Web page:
Several electric problems 65 Skylark

Discussion in 'Sparky's corner' started by Michel, Aug 2, 2018.

  1. Michel

    Michel Member

    Ok, I just got the car (65 Skylark 300ci) and as advertised it has a few electrical troubles to go through.

    However my first question is:
    Is it normal that I can operate windows and seats without even inserting the key?
    My battery died yesterday and I'm afraid something is sucking juice when it shouldn't.

    I have a 70h battery should I go for a 100h?

    Things that don't work
    - the dashboard light. At night all is black.
    - dashboard left blinker light
    - courtesy lights
    - driver seats goes up&down but not forward and back. I hear the motor but it doesn't move.
    - windows go down but struggle to go back up.
    - sequential tail lights (although here in Europe I have to use additional amber lights and maybe the link has just been rerouted)
    - back window vent

    To be fair I'm considering replacing all the electricals to feel safe.
    I have seen shops sell complete kits, are they worth it?

    Attached Files:

  2. bostoncat68

    bostoncat68 Platinum Level Contributor

    You have a lot of items there... I suspect you can go to a local parts store and 2x check your battery is good. Might as well start with something obvious. I would be shocked if the size of the battery is any issue. As for a new harness -- that sounds like using a sledgehammer to put in a finishing nail. If you were doing a frame off restoration, sure but I doubt your issues are that severe...

    You mention several lights that don't work. The most obvious cause is either bulbs that are dead or sockets that are corroded. When I got my car only one light in the dash worked -- mostly just bulbs and a few tarnished sockets... Get a hold of the Service manual and look up the proper bulbs -- don't just replace what is there. People will use anything they have lying around so you don't want to assume what's there is correct. Get a cheap circuit tester light and see if the sockets have power.... something like this is perfect -- easy to find locally.

    If you see that sockets are corroded you can try a few things. Before cleaning remove the fuse from the circuit. Most issues can be solved with a can of contact cleaner spray (NO WD 40), the cleaner spray will get rid of the tarnish and gunk. If the corrosion is brutal and the socket is easy to get to you can try to let soak in a cup of white vinegar for a day and then rinse with contact cleaner..

    Your window issues are not likely related to wiring, they likely need lubrication. I use silicone grease as it never hardens and is clear (I use SuperLube or something like that). The motors do get weak over time but often some grease will do wonders. You'll need to remove the door cards and get to the rollers and gears.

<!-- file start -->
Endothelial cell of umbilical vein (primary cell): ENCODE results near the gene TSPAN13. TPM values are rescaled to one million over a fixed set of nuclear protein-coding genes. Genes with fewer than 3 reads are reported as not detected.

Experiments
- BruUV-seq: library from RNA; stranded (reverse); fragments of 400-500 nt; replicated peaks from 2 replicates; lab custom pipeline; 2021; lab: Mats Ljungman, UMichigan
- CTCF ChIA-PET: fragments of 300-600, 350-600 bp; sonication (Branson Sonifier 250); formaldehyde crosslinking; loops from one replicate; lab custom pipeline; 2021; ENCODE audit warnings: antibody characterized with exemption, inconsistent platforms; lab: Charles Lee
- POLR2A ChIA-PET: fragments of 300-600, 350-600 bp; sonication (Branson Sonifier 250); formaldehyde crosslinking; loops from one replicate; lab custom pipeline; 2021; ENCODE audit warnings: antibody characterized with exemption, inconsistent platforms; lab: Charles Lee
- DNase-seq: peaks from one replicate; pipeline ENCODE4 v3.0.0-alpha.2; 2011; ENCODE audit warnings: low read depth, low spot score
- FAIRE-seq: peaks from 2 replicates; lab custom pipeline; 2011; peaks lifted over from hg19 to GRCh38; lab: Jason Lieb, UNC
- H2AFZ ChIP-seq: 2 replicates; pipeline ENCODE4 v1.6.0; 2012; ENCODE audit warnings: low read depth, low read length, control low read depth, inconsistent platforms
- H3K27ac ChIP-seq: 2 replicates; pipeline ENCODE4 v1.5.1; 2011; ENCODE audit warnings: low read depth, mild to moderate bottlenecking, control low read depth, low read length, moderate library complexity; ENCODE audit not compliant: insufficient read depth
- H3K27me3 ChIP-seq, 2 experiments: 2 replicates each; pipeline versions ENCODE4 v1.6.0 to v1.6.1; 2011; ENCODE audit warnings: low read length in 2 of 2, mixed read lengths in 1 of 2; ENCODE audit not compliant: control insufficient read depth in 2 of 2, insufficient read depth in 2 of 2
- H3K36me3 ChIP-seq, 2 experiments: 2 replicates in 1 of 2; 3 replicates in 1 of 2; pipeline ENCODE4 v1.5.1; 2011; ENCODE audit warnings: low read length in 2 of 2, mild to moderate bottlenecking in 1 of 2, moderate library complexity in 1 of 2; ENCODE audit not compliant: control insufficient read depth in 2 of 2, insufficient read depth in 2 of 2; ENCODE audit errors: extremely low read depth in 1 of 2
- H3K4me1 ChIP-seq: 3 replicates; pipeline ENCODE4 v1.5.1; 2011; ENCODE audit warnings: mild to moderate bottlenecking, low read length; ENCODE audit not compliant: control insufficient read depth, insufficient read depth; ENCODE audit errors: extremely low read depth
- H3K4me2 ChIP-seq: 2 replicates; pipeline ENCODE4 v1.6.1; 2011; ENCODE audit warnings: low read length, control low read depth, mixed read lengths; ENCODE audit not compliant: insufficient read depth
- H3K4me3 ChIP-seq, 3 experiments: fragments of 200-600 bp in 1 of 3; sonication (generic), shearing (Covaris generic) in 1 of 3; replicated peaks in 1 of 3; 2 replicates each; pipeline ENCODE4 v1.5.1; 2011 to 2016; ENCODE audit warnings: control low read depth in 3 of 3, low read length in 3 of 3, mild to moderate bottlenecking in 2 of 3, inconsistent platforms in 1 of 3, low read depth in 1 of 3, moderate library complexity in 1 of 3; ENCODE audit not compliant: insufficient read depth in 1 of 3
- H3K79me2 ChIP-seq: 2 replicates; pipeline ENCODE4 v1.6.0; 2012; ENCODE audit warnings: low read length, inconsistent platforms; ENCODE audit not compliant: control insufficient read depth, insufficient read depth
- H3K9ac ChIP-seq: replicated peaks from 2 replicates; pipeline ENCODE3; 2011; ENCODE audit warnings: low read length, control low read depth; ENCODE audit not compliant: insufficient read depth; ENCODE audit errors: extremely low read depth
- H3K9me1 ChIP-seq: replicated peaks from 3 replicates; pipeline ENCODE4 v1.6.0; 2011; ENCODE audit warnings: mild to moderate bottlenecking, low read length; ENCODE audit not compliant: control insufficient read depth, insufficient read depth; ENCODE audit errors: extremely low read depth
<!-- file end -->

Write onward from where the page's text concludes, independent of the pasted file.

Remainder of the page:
I'm not sure about seats but my windows do not work with the key off? If you suspect a drain -- you may have to go fuse by fuse to find the circuit sucking the juice. Several threads on the board describe these steps.
    Michel likes this.
  3. Michel

    Michel Member

    Thank you for your thorough answer! I'll lube the windows and I own a tester so I'll slowly check for that electrical leak.
    Is it enough to remove a fuse when I clean and soak the contacts? Should I disconnect the battery?

    Luckily I have the service manual that will help me and I hope to find in it the specs of all the wiring. Somebody already put his hands in this car and I can tell he didn't do a good job on the electrical side. That's why I was thinking about replacing everything. I don't trust it much and I don't want a short burning down my new car :D

    Thank you bostoncat68
  4. bostoncat68

    bostoncat68 Platinum Level Contributor

    @Michel I feel your pain. I'm not sure why people are so willing to hack wiring. It's not that hard to keep things neat and simple but people will do anything to save running a meter of new wire. I bet as you dig in you'll find that the damage is mostly where you can easily see it because someone added a radio or some lights. They wanted to connect them as fast as possible so they pull off wire wrapping right where they are working and leave a mess... The deeper stuff is probably fine. You just need a few rolls of friction tape or some plastic spiral wire loom to get things back in shape. Some shrink wrap is also handy to seal up splices, etc. Half the time you'll find the mess you see is from someone who removed an add-on by cutting it out and then leaving a pile of wires behind. You'll be able to spot the old stuff vs newer wires -- the insulation looks and feels different. Trying to replace everything is a massive task as no wiring harness will be an exact replacement and even when they were new they were set-up with a pile of extra connectors for different options. You won't know what is what....It would be a miserable project and I suspect it could become overwhelming.

    Of course, you can always disconnect the battery, my main point is that you don't end up shorting contacts with the contact cleaner or vinegar if you are cleaning the bulb sockets. Since you have a tester you'll quickly see if your bulbs are bad, if the sockets are bad or if there is no power to the socket itself... Before you clean a socket just be sure there is no power to it...simple as that...

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